Bruna Mion's PhD Defence

Date and Time


Teams and room 030:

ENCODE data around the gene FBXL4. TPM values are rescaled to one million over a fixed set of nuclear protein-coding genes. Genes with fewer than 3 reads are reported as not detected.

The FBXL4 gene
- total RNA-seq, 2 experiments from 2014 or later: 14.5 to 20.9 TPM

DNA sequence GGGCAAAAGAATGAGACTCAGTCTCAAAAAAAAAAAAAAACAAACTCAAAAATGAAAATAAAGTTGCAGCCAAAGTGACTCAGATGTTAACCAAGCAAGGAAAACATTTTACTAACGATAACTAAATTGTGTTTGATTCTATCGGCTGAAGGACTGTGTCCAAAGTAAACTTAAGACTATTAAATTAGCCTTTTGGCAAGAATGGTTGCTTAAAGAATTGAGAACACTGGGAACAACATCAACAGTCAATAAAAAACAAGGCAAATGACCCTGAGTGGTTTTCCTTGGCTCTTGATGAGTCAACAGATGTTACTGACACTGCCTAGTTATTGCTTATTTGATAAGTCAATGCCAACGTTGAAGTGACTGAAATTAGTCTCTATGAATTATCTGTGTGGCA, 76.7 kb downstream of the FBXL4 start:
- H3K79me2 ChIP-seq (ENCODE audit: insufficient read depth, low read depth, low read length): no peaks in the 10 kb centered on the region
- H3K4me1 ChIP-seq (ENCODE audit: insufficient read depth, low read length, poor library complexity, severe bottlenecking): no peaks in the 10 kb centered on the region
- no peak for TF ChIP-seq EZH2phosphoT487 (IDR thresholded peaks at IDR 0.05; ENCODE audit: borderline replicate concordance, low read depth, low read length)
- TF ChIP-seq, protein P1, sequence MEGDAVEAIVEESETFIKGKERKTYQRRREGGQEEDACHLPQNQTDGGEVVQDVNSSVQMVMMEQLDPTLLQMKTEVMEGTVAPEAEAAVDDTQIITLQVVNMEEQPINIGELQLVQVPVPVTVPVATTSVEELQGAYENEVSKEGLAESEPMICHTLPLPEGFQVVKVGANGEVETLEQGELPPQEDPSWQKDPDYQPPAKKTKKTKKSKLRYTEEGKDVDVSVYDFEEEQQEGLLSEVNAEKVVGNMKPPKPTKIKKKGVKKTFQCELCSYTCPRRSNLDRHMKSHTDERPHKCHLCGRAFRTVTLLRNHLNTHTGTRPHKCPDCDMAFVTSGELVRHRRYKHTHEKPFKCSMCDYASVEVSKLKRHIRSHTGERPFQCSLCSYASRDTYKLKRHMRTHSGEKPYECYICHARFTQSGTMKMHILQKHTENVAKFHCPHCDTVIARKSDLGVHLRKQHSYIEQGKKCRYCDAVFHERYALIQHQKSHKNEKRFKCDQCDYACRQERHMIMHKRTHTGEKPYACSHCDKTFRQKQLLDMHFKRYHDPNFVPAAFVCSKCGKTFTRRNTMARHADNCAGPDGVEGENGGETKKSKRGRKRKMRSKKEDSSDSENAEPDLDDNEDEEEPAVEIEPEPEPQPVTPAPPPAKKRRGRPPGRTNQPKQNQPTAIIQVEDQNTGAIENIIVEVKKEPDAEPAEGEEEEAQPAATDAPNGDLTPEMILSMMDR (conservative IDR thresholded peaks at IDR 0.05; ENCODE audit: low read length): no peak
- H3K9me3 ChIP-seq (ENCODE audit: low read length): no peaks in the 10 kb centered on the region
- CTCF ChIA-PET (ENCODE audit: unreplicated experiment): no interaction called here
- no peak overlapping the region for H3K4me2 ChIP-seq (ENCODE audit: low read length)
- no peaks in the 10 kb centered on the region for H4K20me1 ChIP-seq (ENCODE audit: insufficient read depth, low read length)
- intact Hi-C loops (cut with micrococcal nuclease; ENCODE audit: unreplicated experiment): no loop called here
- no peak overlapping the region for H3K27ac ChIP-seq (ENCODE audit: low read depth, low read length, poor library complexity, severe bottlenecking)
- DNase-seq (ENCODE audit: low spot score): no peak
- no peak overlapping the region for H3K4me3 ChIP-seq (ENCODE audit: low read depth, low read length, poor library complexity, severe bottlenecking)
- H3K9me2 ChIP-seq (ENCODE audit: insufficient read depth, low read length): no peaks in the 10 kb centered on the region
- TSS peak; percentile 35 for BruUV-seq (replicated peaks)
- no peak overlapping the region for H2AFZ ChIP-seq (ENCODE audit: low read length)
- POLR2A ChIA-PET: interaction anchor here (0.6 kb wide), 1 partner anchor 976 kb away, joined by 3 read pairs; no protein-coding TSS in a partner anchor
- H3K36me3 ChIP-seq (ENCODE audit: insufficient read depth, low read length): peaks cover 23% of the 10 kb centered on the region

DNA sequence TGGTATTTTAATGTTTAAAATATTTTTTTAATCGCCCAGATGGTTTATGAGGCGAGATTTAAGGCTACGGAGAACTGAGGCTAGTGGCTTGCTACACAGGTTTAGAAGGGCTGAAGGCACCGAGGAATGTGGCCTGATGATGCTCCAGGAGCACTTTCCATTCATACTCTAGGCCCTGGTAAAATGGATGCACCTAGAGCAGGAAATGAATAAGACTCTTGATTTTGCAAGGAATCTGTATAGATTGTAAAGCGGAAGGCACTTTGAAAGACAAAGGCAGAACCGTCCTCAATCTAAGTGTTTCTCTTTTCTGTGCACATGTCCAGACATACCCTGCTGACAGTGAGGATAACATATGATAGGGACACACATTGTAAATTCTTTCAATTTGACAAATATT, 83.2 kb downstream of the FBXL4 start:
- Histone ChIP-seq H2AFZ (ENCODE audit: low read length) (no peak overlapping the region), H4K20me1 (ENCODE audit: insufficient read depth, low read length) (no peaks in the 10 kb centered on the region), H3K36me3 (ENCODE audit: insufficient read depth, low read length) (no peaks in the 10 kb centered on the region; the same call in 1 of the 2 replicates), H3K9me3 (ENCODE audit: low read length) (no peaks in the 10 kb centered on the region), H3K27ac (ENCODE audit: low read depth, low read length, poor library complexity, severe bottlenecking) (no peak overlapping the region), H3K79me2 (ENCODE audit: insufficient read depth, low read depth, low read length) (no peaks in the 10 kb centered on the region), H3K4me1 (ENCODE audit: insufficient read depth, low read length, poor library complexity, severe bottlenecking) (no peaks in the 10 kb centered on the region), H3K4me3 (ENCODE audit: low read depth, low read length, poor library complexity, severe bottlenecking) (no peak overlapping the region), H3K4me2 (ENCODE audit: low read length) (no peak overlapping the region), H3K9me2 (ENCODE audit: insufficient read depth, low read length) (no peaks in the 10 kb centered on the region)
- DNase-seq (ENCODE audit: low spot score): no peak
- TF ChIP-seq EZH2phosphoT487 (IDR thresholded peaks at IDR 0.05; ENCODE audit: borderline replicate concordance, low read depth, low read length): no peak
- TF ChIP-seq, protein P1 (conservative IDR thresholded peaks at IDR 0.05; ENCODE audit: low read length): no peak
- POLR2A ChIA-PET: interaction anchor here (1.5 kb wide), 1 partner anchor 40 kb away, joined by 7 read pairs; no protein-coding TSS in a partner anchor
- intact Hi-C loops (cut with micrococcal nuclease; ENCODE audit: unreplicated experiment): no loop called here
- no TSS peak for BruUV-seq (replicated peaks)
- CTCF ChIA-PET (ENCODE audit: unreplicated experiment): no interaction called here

The objectives of this thesis were: 1) to investigate the impact of complete replacement of inorganic salts of trace minerals (Co, Cu, Mn, and Zn sulphates and Na selenite) by organic trace minerals (Co, Cu, Mn, and Zn proteinates and selenized yeast) in both pre- and postpartum diets of dairy cows on the measurements of rumen fermentation, feeding behavior, performance, trace mineral concentration, antioxidant biomarkers, health status, ovarian and uterine biology, conceptus development and reproductive performance, and 2) to evaluate the contribution of systemic inflammation to short- and long-term consequences of clinical disease on cow behavior, metabolism, milk production, and reproductive biology. Regarding objective 1, supplementation with organic trace minerals tended to improve prepartum feed intake, increased prepartum energy balance, and reduced ruminal activity. In multiparous cows, organic trace minerals increased postpartum feed intake and, in primiparous cows, reduced milk yield, increased postpartum body condition score, and hastened the resumption of postpartum ovarian cyclicity. In addition, replacement of inorganic by organic trace minerals changed Se and Co status, reduced incidence of lameness and postpartum metabolic problems, and seemed to improve preimplantation conceptus development. Regarding objective 2, a subgroup of cows with no signs of disease but with degree of systemic inflammation comparable to those observed in herdmates with postpartum clinical disease were identified and used to investigate the consequences of postpartum inflammation on dairy cow biology without the confounding factors associated with sickness behavior. Systemic inflammation in the early postpartum period was associated with changes in blood metabolites and feeding behavior, delayed resumption of ovarian cyclicity, and impairment of preimplantation conceptus development. The observed differences not only help to understand the physiology of inflammation during the transition period but also contribute to the understanding of the biological mechanisms underlying the negative consequences of postpartum clinical diseases on dairy cow performance. 



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